Banana is a great food that can help you overcome numerous challenges of the cardiovascular system including reducing the risk for heart attack. Whether you have ever had a heart attack or you want to prevent one, bananas might be one of the few foods that can help keep you far away from it.
But how can bananas achieve this feat? There are several reasons why bananas are considered an ideal food for those suffering from heart diseases. Below are some of these reasons:
- Bananas contain magnesium which helps prevent heart attack and arteriosclerosis.
- This wonderful fruits also contain B group vitamins, which are required for the production of energy in the heart muscles.
- They also contain high amounts of potassium. They are among the richest fresh fruit source for this mineral. Potassium helps prevent arterial hypertension, stroke, and arrythmia.
- Banana also contains high amounts of vegetable fiber which helps lower cholesterol level. Excess cholesterol in the body can buildup in blood vessels, and eventually block the flow of blood to vital organs such as heart and brain. Situations that can lead to heart attack and stroke.
In the long run, almost all the benefits of banana on the cardiovascular system, including preventing heart attack, trail back to its richness in potassium. Low potassium levels in the body can cause muscle weakness and heartbeat irregularities, and increase your risk for heart attack.
Potassium and heart attack
Potassium has been shown to reduce calcification of the vascular tissues, which cause them to harden. Calcification occurs when calcium builds-up in the body tissues, organs, or blood vessels. It is already a known fact that hardened or stiff arteries can lead to heart attack (1).
Numerous scientific studies have proven the benefits of potassium against heart attack. An interesting one, was a study carried out at University of Alabama at Birmingham. The study, although carried out on laboratory animals, evaluated the effect of dietary potassium on vascular calcification and arterial stiffness (2). The animals were given diets that were either low, normal or had high levels of potassium.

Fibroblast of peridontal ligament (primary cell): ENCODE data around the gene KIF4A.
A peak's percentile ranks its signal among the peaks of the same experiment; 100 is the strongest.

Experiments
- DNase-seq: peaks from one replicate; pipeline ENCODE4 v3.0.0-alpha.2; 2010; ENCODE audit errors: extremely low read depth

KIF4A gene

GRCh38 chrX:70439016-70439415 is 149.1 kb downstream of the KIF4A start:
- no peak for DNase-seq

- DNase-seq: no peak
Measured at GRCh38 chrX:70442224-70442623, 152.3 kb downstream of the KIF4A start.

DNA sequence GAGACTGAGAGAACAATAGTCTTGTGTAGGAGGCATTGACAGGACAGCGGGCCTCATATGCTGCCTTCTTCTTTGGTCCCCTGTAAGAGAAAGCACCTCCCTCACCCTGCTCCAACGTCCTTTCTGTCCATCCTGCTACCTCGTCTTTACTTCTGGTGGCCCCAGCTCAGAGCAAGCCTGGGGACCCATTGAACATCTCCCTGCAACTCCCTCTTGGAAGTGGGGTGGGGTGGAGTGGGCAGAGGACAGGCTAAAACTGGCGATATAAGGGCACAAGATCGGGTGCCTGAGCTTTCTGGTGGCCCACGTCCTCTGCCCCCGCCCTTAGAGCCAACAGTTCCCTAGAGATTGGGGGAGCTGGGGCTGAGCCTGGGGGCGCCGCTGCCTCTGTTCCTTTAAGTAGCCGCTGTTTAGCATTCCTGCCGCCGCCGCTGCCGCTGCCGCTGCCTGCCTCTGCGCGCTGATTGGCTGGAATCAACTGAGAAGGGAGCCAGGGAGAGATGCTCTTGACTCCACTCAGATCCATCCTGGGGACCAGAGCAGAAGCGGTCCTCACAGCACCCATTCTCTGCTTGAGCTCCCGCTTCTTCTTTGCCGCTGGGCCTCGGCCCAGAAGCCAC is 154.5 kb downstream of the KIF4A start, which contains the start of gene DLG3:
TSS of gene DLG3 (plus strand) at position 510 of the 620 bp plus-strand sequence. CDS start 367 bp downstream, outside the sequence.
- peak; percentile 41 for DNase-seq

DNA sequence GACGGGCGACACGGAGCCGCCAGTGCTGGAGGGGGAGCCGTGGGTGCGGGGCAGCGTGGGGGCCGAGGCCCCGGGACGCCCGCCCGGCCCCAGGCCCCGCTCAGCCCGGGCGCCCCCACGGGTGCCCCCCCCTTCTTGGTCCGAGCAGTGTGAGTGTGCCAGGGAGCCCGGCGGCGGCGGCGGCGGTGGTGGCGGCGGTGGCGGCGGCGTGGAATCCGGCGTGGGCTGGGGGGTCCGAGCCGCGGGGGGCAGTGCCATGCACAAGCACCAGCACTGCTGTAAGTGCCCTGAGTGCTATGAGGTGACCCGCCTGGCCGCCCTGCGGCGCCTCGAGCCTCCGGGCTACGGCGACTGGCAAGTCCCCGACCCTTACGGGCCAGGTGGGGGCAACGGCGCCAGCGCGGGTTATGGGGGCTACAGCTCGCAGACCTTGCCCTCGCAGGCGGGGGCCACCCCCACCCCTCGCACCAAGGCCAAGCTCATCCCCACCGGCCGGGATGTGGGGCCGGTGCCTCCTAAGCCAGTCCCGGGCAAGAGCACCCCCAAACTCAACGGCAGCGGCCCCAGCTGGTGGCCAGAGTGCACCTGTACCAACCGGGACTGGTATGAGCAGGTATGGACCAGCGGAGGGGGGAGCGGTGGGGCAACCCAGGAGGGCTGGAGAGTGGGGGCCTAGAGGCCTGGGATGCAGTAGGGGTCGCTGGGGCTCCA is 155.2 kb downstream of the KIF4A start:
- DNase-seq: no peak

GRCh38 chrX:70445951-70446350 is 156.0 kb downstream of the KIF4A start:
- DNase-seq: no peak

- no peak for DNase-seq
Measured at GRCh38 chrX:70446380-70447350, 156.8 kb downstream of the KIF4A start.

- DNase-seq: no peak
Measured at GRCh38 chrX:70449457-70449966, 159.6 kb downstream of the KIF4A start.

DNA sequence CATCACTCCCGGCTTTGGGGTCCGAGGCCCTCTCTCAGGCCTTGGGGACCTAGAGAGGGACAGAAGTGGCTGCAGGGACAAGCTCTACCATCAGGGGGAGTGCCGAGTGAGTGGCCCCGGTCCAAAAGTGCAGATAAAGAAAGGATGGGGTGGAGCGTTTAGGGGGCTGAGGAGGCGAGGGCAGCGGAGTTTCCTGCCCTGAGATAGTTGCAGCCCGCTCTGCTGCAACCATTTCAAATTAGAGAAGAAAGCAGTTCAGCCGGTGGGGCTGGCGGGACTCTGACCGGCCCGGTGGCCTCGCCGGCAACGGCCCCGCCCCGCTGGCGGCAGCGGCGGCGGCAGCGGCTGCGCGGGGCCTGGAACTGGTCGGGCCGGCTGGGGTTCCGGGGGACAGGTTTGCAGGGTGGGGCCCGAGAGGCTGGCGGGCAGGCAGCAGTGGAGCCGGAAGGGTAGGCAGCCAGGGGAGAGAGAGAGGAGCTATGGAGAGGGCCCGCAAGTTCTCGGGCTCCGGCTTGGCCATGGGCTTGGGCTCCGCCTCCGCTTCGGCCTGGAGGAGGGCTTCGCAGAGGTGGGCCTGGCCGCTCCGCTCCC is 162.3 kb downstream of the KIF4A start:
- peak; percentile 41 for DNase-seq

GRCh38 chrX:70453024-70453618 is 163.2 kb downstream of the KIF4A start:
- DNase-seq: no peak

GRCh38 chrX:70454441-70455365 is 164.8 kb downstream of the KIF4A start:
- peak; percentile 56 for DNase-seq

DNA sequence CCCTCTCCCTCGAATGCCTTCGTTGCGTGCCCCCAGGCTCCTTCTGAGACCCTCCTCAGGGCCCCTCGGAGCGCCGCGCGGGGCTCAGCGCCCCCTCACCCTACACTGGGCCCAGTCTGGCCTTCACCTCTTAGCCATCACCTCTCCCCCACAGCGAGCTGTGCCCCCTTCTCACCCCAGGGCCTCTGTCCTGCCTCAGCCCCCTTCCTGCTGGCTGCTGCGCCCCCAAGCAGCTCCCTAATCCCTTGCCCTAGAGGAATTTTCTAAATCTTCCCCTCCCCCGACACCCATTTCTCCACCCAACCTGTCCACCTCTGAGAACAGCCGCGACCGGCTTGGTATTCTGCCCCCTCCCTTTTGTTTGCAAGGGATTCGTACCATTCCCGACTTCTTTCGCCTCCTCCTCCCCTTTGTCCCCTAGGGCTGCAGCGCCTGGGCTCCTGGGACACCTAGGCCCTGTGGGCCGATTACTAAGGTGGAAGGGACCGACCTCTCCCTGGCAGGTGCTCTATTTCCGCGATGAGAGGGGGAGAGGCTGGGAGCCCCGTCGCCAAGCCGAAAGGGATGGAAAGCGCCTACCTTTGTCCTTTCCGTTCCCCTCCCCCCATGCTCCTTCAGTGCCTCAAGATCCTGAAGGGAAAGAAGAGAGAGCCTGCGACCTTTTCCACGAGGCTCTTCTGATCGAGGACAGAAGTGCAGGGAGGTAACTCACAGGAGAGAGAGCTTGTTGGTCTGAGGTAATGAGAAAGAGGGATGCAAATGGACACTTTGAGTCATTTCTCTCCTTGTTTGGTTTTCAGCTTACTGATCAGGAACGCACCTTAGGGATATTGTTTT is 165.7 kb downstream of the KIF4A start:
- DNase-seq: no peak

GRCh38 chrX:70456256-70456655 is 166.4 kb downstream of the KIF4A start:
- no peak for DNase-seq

Interestingly, the results showed that arteries of animals fed with a low-potassium diet were significantly harder and stiffer; as compared to those fed with a high-potassium diet (they showed reduced artery hardening). The study showed the potential role of dietary potassium intake in regulating atherosclerotic vascular calcification and stiffness, which are key factors to heart attack.
Banana or Potassium supplements
While potassium is readily available in form of supplements, it is always better to get your potassium from food. And banana should be on top of your list for easy availability of this mineral. A medium-sized banana has about 422 milligrams of potassium, providing about 12 percent of the daily value for this mineral. However, you did have to take about 8 medium-sized bananas to get a full day’s worth of potassium.
On the other hand, potassium supplements can easily provide even more than the daily value for potassium. But while potassium pills provide only potassium, banana provides the body with numerous essential vitamins and minerals such as vitamin C, some B-group vitamins, and manganese. It also provides the body with fiber, which has many health benefits.
In fact, taking banana over potassium pills is like killing more than five birds with one stone. You get the potassium you are looking for, and also benefit from its numerous health applications. You can read some of them here.
Moreover, bananas aren’t likely to cause any side effects, but potassium pills can cause nausea, diarrhea, stomach irritation, muscle weakness, and even slowed heart rate. This is why you shouldn’t consume potassium supplements, unless you are under the supervision of a qualified health care professional.